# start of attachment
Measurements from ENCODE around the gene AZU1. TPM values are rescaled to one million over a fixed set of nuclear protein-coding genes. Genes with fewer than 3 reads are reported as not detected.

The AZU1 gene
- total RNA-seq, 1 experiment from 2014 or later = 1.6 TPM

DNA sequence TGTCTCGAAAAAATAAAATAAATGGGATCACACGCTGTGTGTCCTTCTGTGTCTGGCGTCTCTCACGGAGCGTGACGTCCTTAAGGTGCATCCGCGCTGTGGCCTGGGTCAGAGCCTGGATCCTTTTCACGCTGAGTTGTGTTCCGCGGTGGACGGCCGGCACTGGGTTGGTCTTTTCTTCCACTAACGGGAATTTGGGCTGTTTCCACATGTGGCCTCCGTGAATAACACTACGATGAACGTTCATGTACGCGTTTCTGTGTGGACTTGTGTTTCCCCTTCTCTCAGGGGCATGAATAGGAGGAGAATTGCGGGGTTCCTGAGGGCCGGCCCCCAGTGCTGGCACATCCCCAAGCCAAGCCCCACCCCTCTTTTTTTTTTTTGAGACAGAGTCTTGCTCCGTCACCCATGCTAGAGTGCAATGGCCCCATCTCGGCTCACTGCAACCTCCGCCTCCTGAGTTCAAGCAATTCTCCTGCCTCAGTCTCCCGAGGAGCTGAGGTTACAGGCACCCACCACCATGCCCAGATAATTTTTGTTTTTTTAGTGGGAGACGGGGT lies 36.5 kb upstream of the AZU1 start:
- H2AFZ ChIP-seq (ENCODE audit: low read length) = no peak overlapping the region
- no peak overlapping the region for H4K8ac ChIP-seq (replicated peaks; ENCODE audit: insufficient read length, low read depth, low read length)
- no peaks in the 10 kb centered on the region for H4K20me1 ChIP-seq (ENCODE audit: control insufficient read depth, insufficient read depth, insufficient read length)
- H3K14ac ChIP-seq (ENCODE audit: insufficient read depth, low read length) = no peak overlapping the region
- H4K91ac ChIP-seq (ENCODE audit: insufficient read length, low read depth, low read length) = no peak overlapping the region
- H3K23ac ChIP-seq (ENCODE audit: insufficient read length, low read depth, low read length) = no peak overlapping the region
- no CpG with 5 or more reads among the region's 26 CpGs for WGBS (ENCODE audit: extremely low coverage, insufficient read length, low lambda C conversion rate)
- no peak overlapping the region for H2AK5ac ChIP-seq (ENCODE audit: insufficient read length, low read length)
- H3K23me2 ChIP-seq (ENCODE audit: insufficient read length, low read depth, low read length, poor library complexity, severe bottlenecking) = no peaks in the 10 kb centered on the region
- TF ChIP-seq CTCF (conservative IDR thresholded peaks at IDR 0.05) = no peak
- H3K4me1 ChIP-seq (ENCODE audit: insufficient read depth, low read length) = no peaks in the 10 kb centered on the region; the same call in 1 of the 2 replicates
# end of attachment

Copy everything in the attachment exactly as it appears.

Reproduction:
Measurements from ENCODE around the gene AZU1. TPM values are rescaled to one million over a fixed set of nuclear protein-coding genes. Genes with fewer than 3 reads are reported as not detected.

The AZU1 gene
- total RNA-seq, 1 experiment from 2014 or later = 1.6 TPM

DNA sequence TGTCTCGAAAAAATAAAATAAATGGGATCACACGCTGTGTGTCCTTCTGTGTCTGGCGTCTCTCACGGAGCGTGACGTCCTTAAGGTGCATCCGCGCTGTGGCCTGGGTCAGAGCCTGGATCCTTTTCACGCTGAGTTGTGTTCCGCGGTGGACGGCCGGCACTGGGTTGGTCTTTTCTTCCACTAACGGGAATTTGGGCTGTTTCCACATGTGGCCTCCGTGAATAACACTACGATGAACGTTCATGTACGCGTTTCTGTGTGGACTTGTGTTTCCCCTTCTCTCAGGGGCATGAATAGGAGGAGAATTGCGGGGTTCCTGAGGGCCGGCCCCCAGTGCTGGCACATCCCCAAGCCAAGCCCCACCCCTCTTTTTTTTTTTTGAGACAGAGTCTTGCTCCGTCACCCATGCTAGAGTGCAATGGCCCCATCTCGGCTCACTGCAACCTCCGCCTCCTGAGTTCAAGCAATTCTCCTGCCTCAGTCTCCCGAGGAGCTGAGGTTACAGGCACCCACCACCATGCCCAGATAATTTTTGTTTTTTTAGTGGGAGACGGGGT lies 36.5 kb upstream of the AZU1 start:
- H2AFZ ChIP-seq (ENCODE audit: low read length) = no peak overlapping the region
- no peak overlapping the region for H4K8ac ChIP-seq (replicated peaks; ENCODE audit: insufficient read length, low read depth, low read length)
- no peaks in the 10 kb centered on the region for H4K20me1 ChIP-seq (ENCODE audit: control insufficient read depth, insufficient read depth, insufficient read length)
- H3K14ac ChIP-seq (ENCODE audit: insufficient read depth, low read length) = no peak overlapping the region
- H4K91ac ChIP-seq (ENCODE audit: insufficient read length, low read depth, low read length) = no peak overlapping the region
- H3K23ac ChIP-seq (ENCODE audit: insufficient read length, low read depth, low read length) = no peak overlapping the region
- no CpG with 5 or more reads among the region's 26 CpGs for WGBS (ENCODE audit: extremely low coverage, insufficient read length, low lambda C conversion rate)
- no peak overlapping the region for H2AK5ac ChIP-seq (ENCODE audit: insufficient read length, low read length)
- H3K23me2 ChIP-seq (ENCODE audit: insufficient read length, low read depth, low read length, poor library complexity, severe bottlenecking) = no peaks in the 10 kb centered on the region
- TF ChIP-seq CTCF (conservative IDR thresholded peaks at IDR 0.05) = no peak
- H3K4me1 ChIP-seq (ENCODE audit: insufficient read depth, low read length) = no peaks in the 10 kb centered on the region; the same call in 1 of the 2 replicates